Claire, what did you want to go and do something like that for?

CO: As cheesy as it sounds, my Dad is my inspiration. My Dad helped found the Nightingale Cancer Support Centre in 2002 along with Andy Bone, Teresa Aylott and the man who originally had the idea, Bishop John Arnold. I know his reason was that, as a GP, he had to watch a lot of cancer sufferers and their families slip through the established care system, and that he felt something needed to be done. I think it’s incredible that he has spent his whole career dedicated to helping and caring for others and then also gives up his spare time to continue to do this outside of work. Both Matt and I were born and grew up in Enfield, and I would like to think that if any of our friends or family ever need the services of the Nightingale that it will still be going strong.

Tell us about the shows.

MH: For the first time, Unite 2012 will be spread over two nights.  On Friday 17th February we have a new spectacular performance from the Shaolin Warriors, Shaolin Elements. Semi-finalists in Britain’s Got Talent, and with a follow-up show “Kung Fu changed my life” on Sky1 HD last August, this show is one of the hottest tickets around. Once you watch the trailer for the show I guarantee you’ll want to come and see it!

Saturday 18th Feb, directed by Claire, brings back our popular and long-standing tradition of amateur companies coming together on one stage, for one night, for one cause. Acts confirmed so far are St Monica’s Players, Acorn Theatre Company, Finchley and Friern Barnet Operatic Society and Enfield Light Operatic and Dramatic Society.  We also have Enfield Blaze Cheerleading squad, a family friendly burlesque act, and Enfield’s new performing arts school, Ministry of Expression. Alongside these we have the official Glee Tribute Act in the UK, The Gleeks, and the fabulous Dave Short compering .

Based on previous nights like this, it will be an amazing night of entertainment, with audiences enjoying every second.

Claire, is it the first time you’ve directed anything like this?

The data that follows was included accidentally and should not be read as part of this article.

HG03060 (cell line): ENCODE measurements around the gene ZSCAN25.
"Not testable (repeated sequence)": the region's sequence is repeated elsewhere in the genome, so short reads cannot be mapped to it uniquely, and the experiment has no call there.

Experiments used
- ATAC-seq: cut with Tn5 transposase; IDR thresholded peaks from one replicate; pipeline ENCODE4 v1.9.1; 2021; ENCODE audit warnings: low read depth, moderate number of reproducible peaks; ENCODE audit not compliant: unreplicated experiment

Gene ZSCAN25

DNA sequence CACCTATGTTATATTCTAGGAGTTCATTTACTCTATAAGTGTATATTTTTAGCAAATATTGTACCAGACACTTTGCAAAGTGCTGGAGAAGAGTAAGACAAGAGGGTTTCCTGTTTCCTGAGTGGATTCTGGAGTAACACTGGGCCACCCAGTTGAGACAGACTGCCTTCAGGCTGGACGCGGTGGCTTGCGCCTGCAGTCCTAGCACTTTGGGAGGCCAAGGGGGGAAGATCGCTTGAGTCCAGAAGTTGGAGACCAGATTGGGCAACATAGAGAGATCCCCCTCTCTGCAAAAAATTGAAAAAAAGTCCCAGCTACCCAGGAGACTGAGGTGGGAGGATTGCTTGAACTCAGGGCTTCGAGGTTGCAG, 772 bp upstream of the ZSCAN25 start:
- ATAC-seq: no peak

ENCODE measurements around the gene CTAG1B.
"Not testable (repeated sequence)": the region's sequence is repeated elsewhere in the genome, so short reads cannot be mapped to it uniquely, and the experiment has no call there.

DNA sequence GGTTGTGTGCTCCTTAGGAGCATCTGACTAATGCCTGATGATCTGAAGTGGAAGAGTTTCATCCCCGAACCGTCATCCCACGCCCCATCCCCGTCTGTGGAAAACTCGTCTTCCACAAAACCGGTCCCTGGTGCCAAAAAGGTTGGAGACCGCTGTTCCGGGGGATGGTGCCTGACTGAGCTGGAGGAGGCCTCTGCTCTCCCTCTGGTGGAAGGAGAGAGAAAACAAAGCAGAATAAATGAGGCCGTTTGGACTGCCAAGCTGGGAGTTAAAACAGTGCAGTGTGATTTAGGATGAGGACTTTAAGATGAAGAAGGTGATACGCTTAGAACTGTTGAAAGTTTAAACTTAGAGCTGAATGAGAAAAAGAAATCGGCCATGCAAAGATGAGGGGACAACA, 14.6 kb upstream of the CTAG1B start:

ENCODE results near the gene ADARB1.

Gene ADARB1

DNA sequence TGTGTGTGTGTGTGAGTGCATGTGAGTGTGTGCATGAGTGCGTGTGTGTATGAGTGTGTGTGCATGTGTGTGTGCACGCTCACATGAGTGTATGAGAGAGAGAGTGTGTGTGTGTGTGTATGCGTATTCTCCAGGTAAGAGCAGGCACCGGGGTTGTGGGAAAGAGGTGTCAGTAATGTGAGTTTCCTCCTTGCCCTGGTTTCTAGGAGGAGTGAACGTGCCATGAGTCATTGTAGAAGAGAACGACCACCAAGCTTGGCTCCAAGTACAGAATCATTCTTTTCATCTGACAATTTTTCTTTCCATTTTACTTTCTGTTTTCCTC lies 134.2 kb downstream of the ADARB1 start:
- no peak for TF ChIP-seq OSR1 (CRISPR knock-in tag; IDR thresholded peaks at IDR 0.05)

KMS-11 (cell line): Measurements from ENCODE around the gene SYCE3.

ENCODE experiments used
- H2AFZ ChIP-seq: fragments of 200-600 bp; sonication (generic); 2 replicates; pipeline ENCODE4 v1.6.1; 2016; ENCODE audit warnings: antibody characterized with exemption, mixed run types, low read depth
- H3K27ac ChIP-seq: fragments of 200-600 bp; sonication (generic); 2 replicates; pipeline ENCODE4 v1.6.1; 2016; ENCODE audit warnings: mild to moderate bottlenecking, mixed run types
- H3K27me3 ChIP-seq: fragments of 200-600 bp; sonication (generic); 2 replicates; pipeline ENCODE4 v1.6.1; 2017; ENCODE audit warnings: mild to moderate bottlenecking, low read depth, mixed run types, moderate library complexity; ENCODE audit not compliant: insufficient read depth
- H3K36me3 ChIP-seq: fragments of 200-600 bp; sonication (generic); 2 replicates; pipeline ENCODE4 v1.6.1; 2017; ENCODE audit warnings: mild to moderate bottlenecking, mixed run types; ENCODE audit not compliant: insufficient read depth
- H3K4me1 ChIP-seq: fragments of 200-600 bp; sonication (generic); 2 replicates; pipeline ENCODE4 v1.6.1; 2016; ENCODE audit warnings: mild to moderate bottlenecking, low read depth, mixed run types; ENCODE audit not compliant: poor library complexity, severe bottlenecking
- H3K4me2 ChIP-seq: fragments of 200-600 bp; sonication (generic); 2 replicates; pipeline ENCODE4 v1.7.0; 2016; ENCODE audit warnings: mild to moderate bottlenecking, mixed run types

CO: This is my “Directorial Debut”!  I’m taking more of a coordination role. Matt is dealing with all of the technical aspects of the show, and the groups are managing their own artistic content, so I am more of a go-between to keep everyone informed and organised.

Is it hard to convince acts to get involved?  Especially nationally famous acts like the Shaolin Warriors?

MH: Most amateur and semi professional acts are very open to getting involved. Both Faith 2004 and Unite 2008 were very lucky to have some great local talent involved. Having worked in theatre and the arts for a long time I have been lucky to have met some amazing and talented people. I worked with the Shaolin Warriors a few times when they first started performing in Hertfordshire and through a mutual friend they have kindly offered to perform their new 90 minute show on the Friday night. Asking a professional act or celebrity is something that I’m used to. I think understanding that we are asking them to do their job for free makes us approach things differently, and is why a lot of people perform for us.

What exactly is a family-friendly burlesque act?

MH: [Laughs] This is a tough question. By nature, a burlesque performance often involves an adult theme. The people who are performing for us are aware that Unite is a family audience and they have toned their dances and costumes down to ensure that no offence is caused.

How can people get involved?

If you can’t come on the night, you can still donate via our JustGiving page or by texting UNTE99 followed by the amount (e.g. £5) to 70070. We are looking to break the £2000 barrier to give to Nightingale, but it will only be possible with support from the local community.

Unite 2012 is at Millfield Arts Centre, Silver Street, Edmonton [map] 17th and 18th February at 7.30pm. Tickets: £12 (£10), £35 family ticket (2 adults and 2 children) from the Millfield Box Office or